I was recently having a meeting with my discipleship group and, while reading a book, we all came across this statement,
“Notice what these guys didn’t inquire about. Systematic Theology was not their first choice. Church growth and leadership wer not at the top of the list either.”
I recently began a Master’s degree in Theology and Ministry from Welch College and have been extremely busy reading, writing, working, and trying to spend time with my family. This degree, as any graduate work should be, is extensive in its course readings – specifically in the area of theology. While I do not claim to know the vast depths of all theology, it has truly grown me in many ways.
As a theology student, I was truly taken back by this statement (the author has a Ph.D. from a Southern Baptist seminary!). I could not understand why the author would say such a thing. Now, in his context of the book, the chapter was on prayer and how Jesus modeled for us, as believers, the correct way to pray. However, I do think the statement above could have been reworded or even removed so it would not communicate such a thing.
Throughout this post, I want us to examine what is systematic theology and how it is profitable for the lives of all believers.
Systematic Theology Defined
Specifically speaking, Systematic Theology is different from random topics of theology, although it may all seem to run together. Systematic theology is a methodical approach to theology rather than pulling topics out of thin air and thinking theologically about them. Essentially, there is an order (or method) to systematic theology. F. Leroy Forlines defines it in his own words:
“Systematic Theology is a topical study of the whole of Christian Truth, using any and all source of Truth, with a view to seeing the parts as making up an integrated and harmonious whole, resulting in a Christian worldview.”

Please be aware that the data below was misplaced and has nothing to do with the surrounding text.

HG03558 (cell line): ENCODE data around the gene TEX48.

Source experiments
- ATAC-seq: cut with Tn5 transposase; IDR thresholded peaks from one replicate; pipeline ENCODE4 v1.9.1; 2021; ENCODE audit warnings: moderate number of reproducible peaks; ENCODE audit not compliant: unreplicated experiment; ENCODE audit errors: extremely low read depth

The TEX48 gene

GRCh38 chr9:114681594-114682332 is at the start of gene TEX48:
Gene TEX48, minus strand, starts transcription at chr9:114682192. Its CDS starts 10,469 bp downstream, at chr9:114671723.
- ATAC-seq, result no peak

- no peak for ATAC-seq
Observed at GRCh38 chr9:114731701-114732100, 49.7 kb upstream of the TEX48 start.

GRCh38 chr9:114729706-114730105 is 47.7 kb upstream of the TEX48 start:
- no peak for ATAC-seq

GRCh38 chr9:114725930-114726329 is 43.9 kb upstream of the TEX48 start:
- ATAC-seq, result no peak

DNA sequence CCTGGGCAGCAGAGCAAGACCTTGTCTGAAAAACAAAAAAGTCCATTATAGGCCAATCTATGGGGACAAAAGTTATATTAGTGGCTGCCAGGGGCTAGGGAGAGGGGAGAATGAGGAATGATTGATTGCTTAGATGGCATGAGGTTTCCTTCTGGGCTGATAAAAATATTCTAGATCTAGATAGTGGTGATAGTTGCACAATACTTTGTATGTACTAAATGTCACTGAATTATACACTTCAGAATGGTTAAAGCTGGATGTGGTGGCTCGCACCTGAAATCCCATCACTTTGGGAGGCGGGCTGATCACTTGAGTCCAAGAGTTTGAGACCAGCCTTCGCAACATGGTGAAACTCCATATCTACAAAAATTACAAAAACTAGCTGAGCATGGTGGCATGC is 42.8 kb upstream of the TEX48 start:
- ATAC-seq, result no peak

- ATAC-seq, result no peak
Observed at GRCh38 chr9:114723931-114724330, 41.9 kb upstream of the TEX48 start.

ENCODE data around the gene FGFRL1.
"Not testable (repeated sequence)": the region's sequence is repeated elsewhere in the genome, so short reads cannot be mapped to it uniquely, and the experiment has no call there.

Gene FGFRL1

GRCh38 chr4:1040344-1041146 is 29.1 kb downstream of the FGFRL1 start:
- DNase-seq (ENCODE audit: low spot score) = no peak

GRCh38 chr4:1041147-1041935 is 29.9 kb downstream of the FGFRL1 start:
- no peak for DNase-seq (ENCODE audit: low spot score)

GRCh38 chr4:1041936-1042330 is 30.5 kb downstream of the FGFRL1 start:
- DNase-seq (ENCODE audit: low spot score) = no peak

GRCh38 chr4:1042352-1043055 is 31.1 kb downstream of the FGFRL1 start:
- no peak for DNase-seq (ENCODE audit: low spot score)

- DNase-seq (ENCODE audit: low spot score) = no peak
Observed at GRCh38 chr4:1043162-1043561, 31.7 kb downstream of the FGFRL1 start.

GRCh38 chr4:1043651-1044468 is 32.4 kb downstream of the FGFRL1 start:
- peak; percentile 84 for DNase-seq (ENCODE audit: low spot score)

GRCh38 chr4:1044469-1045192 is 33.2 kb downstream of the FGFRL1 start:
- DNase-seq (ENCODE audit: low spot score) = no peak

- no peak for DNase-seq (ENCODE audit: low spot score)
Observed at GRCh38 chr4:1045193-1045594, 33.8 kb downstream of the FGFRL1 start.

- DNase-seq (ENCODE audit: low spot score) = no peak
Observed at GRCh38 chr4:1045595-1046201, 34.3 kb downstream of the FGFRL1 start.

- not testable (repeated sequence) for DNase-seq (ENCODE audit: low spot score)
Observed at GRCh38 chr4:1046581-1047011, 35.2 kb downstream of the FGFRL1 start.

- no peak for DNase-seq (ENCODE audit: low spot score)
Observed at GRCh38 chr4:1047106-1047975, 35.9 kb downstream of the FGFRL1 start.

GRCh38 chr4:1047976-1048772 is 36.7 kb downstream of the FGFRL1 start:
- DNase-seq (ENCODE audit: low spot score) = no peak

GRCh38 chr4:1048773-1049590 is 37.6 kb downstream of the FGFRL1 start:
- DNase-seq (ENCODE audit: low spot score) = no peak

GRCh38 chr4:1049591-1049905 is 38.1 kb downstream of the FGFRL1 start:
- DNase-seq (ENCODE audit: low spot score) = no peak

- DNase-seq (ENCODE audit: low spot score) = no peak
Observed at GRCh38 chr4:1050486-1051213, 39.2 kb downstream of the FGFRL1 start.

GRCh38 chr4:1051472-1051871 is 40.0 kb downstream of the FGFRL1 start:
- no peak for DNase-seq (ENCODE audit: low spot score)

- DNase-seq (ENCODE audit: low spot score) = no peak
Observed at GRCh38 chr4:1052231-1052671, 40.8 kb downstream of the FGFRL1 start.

Essentially, our systematic theology informs our view of the world. This is a crucial aspect of understanding the purpose of systematic theology. As Forlines notes, the tried and true process of forming a way in which you view the world is by knowing what you believe and why you believe what you do about the world, through the lens of Scripture.
Is Systematic Theology Only For Pastors and/or College Professors?
The short answer is absolutely not. To conclude that systematic theology is only for pastors or Bible college professors is to present the Bible itself as exclusively for these two groups of people. It is the Scriptures and the Scriptures alone (sola scriptura) that show us and teach us our theology (2 Tim. 3:16; 2 Pet. 1:20-21).
If the Scriptures is the basis of theology for the Christian faith, then we must conclude also that the Scriptures can teach us every aspect of our viewpoints of the world. And if the Scriptures can teach us every aspect of our worldview, then we can also assert that anyone who is willing to learn these things can do so! Once again, it was Paul writing to Timothy and saying that:
“All Scripture is breathed out by God and is profitable to teaching, reproof, correction, and training in righteousness (2 Tim. 3:16).”
In their book, Who Needs Theology, Olson and Grenz give us ample proofs for the necessity of both, as they call them, professional theologians and lay theologians. They write,